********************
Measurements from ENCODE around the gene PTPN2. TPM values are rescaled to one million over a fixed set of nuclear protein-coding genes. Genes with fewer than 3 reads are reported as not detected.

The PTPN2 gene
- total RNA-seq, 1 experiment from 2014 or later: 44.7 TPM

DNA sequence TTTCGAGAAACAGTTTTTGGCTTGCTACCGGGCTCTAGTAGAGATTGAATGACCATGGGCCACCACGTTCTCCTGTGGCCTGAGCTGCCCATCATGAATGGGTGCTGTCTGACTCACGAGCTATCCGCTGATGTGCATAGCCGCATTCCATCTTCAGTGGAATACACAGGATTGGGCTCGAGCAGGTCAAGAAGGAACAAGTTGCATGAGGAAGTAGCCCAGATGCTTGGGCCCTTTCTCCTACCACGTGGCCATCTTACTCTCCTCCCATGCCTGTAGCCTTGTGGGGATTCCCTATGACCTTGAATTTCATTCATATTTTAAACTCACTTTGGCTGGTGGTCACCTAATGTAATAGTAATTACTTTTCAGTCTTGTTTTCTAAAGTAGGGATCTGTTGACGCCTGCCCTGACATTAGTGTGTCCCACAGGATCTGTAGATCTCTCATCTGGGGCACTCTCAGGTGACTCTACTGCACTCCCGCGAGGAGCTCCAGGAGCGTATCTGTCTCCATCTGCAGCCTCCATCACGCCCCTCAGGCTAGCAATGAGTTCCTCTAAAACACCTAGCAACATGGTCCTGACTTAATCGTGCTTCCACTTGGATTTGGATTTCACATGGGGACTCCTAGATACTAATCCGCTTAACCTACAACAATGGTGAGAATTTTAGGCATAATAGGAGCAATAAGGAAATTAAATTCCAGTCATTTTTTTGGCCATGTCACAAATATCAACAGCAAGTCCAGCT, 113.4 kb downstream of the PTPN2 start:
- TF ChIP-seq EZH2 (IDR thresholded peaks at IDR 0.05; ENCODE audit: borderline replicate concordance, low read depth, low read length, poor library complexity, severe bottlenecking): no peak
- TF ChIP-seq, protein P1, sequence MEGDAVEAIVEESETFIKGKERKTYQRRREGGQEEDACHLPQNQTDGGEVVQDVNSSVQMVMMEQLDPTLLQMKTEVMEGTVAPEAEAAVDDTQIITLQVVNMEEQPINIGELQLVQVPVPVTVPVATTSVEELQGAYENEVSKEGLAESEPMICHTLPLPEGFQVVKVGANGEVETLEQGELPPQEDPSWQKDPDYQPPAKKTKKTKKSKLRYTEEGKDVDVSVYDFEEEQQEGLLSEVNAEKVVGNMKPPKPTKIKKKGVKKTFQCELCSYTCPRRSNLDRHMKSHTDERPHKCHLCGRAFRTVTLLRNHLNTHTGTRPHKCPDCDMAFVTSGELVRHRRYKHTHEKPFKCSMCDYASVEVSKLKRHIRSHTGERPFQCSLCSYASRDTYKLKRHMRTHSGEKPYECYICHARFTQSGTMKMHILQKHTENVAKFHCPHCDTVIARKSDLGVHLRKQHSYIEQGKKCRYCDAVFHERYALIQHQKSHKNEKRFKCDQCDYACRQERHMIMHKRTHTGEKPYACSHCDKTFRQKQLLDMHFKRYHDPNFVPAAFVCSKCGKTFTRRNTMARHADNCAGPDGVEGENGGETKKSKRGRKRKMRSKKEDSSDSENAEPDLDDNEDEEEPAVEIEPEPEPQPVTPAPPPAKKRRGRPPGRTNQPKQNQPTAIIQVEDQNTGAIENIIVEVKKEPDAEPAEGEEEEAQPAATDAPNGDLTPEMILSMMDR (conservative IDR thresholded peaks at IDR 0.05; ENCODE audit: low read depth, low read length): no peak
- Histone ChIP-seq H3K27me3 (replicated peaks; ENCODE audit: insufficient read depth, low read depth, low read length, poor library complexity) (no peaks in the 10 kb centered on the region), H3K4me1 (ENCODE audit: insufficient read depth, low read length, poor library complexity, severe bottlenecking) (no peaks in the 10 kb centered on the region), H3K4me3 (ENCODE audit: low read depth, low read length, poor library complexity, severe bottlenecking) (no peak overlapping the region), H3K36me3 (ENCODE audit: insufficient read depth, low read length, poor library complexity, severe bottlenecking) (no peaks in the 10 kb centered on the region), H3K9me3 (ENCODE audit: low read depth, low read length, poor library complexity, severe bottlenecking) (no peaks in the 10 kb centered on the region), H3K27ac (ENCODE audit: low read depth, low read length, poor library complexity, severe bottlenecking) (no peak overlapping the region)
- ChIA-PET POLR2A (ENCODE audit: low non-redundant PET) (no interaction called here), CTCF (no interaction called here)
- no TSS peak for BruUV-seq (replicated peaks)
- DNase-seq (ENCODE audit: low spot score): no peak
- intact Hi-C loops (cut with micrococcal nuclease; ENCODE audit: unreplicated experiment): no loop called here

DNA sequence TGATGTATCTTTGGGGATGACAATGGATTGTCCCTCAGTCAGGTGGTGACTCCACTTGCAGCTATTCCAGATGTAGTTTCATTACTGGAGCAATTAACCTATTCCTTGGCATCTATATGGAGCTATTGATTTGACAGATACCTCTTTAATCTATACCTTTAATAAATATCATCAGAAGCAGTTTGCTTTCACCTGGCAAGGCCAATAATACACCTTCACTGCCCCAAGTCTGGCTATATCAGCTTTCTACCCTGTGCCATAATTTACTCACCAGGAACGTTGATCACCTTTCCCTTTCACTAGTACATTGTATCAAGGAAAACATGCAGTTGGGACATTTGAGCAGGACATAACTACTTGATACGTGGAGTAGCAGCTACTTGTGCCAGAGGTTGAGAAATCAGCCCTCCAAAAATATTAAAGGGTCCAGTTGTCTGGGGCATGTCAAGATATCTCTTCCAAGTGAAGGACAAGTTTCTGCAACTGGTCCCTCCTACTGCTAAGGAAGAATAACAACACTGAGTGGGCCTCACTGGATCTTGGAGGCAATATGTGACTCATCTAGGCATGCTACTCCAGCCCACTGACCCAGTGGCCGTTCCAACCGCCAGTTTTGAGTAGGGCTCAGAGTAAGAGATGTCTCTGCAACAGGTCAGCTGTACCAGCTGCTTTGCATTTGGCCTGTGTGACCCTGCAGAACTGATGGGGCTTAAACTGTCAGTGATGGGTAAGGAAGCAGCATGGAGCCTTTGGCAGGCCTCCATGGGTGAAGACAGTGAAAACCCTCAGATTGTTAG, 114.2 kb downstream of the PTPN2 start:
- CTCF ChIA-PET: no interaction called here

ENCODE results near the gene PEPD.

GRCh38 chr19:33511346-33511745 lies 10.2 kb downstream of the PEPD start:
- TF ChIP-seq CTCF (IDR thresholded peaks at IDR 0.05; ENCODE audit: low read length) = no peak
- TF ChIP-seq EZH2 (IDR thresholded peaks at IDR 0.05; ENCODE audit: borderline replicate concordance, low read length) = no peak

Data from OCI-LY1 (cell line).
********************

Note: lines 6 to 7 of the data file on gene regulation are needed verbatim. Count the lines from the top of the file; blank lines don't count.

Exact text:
- TF ChIP-seq, protein P1, sequence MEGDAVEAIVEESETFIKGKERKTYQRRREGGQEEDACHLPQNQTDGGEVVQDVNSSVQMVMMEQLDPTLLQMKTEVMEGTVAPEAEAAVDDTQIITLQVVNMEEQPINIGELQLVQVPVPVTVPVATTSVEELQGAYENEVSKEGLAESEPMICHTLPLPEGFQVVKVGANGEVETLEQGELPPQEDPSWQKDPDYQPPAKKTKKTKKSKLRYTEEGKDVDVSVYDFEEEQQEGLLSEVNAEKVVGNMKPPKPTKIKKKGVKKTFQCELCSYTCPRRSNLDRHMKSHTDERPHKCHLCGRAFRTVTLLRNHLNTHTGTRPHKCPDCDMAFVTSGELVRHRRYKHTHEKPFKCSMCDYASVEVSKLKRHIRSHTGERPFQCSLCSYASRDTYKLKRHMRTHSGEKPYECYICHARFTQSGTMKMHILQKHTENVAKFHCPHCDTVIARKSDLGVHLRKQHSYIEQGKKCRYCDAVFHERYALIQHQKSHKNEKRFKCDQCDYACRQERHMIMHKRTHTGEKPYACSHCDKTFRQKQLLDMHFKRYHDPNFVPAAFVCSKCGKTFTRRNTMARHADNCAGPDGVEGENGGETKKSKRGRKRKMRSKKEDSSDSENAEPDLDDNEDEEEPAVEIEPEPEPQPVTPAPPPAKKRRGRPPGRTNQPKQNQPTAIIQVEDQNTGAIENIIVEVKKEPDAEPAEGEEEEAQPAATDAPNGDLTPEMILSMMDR (conservative IDR thresholded peaks at IDR 0.05; ENCODE audit: low read depth, low read length): no peak
- Histone ChIP-seq H3K27me3 (replicated peaks; ENCODE audit: insufficient read depth, low read depth, low read length, poor library complexity) (no peaks in the 10 kb centered on the region), H3K4me1 (ENCODE audit: insufficient read depth, low read length, poor library complexity, severe bottlenecking) (no peaks in the 10 kb centered on the region), H3K4me3 (ENCODE audit: low read depth, low read length, poor library complexity, severe bottlenecking) (no peak overlapping the region), H3K36me3 (ENCODE audit: insufficient read depth, low read length, poor library complexity, severe bottlenecking) (no peaks in the 10 kb centered on the region), H3K9me3 (ENCODE audit: low read depth, low read length, poor library complexity, severe bottlenecking) (no peaks in the 10 kb centered on the region), H3K27ac (ENCODE audit: low read depth, low read length, poor library complexity, severe bottlenecking) (no peak overlapping the region)